I saw one of the best Science Fiction films I’ve seen in a while, this weekend. Tom Cruise’s Edge of Tomorrow. I’m not a huge Tom Cruise fan – I’ve never really forgiven him for Days of Thunder, but being the open-minded kind of guy I am I gave him another chance. The buzz on social media among the film folks I follow was strong, so EoT got the popcorn money this week. It’s everything folks who work on the creative side of the movie business say the movie business needs, but it’s the textbook case study for why the business side of the movies works the way it does.
The film has everything a great summer blockbuster should have – an inventive story, taut writing, solid star power in the leads, off-the-charts special effects and dynamic action sequences. You genuinely … Read More »
The single hardest thing about screenwriting is waiting. And man, is there a lot of waiting. Finish a script? No, not really. It goes to someone. A reader. An assistant. A manager, agent, producer, studio, director, talent… Sometimes, it seems as if there’s as much waiting to hear back from people as there is writing. I’m in that mode right now. One script with a producer looking for a green light on financing my first independent film, and another with a network to see if they’ll come play with my movie of the week. It’s exciting and frustrating and more than a little nerve-racking.
I used to think I was a fairly patient guy, but this gets to you. I’ve started other projects. One for research on a feature, did a rewrite of my animation spec and I’m about half way … Read More »
I read a quote from Woody Allen. He was asked, “What’s the hardest part of making a movie?” Allen replied – getting the money. I get it. This morning I’m preparing for a 6-hour trip to spend an hour with a producer and a banker so he can tell his investors that our group knows what it’s doing, and they should commit enough money to make a small independent film.
I think the entire project hinges on this one meeting. But at this stage I can say that about every meeting. I’ve met with CFOs, CEOs, a parade of Vice Presidents and ad-hoc committees. I have happily and, I hope politely, answered the same question, the same way a dozen times. And now we’re down to fishing or bait-cutting.
If this meeting goes well, then in two weeks a Board of Directors … Read More »
There is a really good reason for clichés like writing is rewriting. They are usually correct. Kinda like stereotypes. This week has been rewrite week. I’m on rewrite number 6 or maybe 7 on my Rom Com. As this is the first time I’ve dealt with “Hollywood” I don’t know that this is typical or unusual, but the working writers I’ve talked to tell me this is how it is.
Originally, this story started out as a comedy with a female lead. I sent it to my story reader and she said it needed romance. I put in a little side arc for two of the characters as a romance.
When it went to the manager he said, “No, no, no. The lead needs the romance.”
Rom Coms have to have the lead in the romance. When I tried to explain that it … Read More »
One of the biggest things to impact screenwriters in the last several years is the new Black List 2.0. The original Black List is the brainchild of Franklin Leonard, a producer in Hollywood who saw a number of really good scripts that hadn’t been produced as films. He polled his colleagues for their favorites and that list became the annual end-of-the-year Black List of unmade movies. It was a cool idea and has given deserving scripts buzz through the holidays when managers, agents and producers catch up on their script reading. It also gave Franklin a load of credibility in the business.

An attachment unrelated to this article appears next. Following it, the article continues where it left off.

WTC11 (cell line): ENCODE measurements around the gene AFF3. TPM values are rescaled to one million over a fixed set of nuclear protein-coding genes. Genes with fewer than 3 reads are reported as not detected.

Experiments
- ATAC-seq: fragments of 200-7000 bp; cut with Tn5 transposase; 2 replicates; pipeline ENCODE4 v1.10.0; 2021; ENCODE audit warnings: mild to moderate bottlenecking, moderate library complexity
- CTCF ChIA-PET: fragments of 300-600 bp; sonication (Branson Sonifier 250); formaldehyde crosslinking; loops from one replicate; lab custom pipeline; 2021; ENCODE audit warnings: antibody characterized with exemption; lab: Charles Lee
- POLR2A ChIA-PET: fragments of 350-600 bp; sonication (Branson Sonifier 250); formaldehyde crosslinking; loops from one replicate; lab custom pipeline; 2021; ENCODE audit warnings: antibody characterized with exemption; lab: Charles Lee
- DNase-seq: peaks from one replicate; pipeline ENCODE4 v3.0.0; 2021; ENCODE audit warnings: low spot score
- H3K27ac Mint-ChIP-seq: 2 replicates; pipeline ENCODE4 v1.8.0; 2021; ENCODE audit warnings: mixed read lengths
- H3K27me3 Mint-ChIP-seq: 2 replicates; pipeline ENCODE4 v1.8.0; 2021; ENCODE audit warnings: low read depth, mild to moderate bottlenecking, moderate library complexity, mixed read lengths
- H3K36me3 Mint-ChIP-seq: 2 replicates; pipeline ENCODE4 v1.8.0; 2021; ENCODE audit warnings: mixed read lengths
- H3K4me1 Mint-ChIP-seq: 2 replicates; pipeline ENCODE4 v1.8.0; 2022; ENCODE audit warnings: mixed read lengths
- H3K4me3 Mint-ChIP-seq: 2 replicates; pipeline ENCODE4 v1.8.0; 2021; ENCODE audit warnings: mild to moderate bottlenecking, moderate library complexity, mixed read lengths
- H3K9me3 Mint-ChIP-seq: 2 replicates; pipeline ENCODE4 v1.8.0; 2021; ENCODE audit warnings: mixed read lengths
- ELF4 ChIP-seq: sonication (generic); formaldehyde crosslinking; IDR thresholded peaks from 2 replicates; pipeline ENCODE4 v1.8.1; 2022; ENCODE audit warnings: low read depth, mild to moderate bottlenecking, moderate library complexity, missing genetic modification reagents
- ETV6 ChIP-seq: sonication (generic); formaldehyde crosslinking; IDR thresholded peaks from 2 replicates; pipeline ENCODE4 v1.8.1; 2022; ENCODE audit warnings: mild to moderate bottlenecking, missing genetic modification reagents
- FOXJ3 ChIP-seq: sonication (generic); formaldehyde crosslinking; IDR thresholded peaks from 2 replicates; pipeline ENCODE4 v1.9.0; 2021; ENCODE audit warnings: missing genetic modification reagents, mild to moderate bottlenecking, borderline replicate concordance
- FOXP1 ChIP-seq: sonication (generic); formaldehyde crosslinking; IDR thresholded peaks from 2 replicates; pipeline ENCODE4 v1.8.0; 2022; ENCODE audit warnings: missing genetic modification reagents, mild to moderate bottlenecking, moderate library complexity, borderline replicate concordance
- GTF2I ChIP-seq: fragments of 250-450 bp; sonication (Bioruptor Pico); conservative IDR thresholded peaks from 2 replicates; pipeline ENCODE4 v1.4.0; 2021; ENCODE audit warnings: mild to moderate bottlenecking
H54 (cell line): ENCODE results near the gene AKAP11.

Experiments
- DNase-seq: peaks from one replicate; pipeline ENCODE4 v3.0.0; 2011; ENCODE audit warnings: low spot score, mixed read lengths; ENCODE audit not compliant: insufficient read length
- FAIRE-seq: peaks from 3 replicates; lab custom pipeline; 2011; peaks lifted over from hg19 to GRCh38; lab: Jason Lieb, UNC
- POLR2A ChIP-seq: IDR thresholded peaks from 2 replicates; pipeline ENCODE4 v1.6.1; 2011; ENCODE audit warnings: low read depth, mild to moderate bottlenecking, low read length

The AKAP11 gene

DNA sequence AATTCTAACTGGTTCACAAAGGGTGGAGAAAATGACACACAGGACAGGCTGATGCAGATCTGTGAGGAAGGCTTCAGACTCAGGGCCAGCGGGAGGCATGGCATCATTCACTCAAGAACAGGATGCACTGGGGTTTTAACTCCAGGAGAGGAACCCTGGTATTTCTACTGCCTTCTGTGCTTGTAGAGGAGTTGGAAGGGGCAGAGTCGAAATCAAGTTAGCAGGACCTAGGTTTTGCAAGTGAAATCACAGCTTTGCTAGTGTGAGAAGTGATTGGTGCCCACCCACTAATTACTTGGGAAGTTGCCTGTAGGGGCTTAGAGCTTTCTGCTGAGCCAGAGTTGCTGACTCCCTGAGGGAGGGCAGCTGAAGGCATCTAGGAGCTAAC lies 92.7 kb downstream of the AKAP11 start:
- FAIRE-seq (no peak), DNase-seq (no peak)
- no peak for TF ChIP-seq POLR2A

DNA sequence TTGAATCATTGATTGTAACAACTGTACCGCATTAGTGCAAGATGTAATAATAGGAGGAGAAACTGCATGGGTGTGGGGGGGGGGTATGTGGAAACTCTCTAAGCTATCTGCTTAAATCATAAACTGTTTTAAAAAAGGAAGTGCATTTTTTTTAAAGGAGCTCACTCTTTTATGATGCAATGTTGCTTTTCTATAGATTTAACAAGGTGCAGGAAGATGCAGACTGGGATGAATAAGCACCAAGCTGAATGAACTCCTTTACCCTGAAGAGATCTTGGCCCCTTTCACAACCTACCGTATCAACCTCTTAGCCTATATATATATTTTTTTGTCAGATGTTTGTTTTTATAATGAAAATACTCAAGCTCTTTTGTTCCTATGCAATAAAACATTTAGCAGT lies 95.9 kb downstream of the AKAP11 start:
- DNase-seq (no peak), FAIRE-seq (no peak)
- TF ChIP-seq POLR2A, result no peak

Last month he introduced the Black List 2.0. BL2 is a list of scripts that also haven’t been made into movies. But they are raw scripts, coming straight from writers submitting them, not people discovering them. To filter … Read More »
In an effort to compress my screenwriting education I’ve looked to several resources for input. But what do you do if you get conflicting advice?
Craig Mazin is a respected screenwriter, former WGA board member and, along with John August, he’s half of the excellent Scriptnotes podcast. I listen every week.
Danny Manus is a script consultant, author, former producer and sells his services as a screenwriter’s resource for everything from how to write a logline, to pitching, to giving notes.
Through the Dallas Screenwriters Association, I had the chance to hear Danny speak. I liked what I heard enough to pony up a few bucks for his one-day seminar on pitching and how to garner interest from agents, managers and producers. It was good stuff. So much good info that I had a hard time taking notes and keeping up. Hey, … Read More »
The blank page is the writer’s equivalent of echoing footsteps in a giant, empty warehouse. I like that. The cool thing I discovered about screenwriting is I can fill that warehouse with anything. I Am A GOD! Creator of worlds.
Be right back, God has to haul the recycling bin to the curb.
A year ago, I’d never written a script for anything longer than about 12 minutes. And those were industrial films and corporate videos. Most of my really good stuff has been for radio. 60 whole seconds. But then I happened into a client meeting and discovered a topic that I walked out thinking, “this is a movie.” That simple thought changed my focus.
I wrote an outline/treatment of the idea and pitched it to some people. They liked it. Now, you should know that 35,000 … Read More »